Impaired Emotion Recognition after Left Hemispheric Stroke: A Case Report and Brief Review of the Literature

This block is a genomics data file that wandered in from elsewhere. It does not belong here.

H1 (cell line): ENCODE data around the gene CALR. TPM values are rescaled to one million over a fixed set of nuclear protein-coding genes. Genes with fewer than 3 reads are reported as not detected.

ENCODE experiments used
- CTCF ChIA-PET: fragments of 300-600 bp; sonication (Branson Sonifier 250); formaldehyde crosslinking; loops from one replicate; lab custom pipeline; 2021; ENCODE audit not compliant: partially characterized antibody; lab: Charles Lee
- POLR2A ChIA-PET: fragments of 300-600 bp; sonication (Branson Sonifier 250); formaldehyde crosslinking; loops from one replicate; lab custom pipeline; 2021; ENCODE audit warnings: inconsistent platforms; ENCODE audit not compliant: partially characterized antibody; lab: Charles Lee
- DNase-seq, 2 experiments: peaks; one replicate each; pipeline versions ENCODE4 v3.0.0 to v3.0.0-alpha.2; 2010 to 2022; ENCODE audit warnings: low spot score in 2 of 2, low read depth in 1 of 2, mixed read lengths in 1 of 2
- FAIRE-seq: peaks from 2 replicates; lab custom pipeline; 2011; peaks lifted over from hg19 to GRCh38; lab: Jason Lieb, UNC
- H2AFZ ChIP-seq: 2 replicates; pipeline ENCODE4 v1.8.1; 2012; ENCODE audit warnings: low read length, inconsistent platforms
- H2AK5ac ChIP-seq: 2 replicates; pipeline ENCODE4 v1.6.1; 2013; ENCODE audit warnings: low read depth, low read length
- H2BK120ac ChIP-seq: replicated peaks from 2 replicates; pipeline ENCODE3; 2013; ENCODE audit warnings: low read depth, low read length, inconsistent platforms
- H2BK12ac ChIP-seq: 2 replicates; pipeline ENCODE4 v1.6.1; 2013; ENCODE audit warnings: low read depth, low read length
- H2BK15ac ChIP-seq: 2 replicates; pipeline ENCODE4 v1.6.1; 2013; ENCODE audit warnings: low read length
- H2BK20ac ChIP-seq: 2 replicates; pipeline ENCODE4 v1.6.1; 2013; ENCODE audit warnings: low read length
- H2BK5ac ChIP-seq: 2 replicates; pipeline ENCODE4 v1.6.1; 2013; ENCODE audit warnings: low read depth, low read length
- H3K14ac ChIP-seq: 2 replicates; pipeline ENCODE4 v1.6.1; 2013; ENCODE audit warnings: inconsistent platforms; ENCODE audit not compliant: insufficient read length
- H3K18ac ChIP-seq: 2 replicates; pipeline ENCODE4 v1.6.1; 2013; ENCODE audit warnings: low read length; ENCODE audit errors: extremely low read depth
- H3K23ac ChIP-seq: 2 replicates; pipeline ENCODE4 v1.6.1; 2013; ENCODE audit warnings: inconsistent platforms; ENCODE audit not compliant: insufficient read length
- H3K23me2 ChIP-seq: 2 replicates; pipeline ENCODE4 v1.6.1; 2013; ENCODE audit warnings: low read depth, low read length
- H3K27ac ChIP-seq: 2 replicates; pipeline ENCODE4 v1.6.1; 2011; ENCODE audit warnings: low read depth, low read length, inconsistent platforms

The insular cortex (IC) is considered a rich hub for context-sensitive emotions/social cognition. Patients with focal IC stroke provide unique opportunities to study socio-emotional processes. Nevertheless, Couto et al. (2013b) have recently reported controversial results regarding IC involvement in emotion and social cognition. Similarly, patients with similar lesions show high functional variability, ranging from almost totally preserved to strongly impaired behavior. Critical evidence suggests that the variability of these patients in the above domains can be explained by enhanced neuroplasticity, compensatory processes, and functional remapping after stroke. Therefore, socio-emotional processes would depend on long-distance connections between the IC and frontotemporal regions. We propose that predictive coding and effective connectivity represent a novel approach to explore functional connectivity and assess compensatory, contralateral, and subsidiary network differences among focal stroke patients. This approach would help explain why socio-emotional performance is so variable within this population.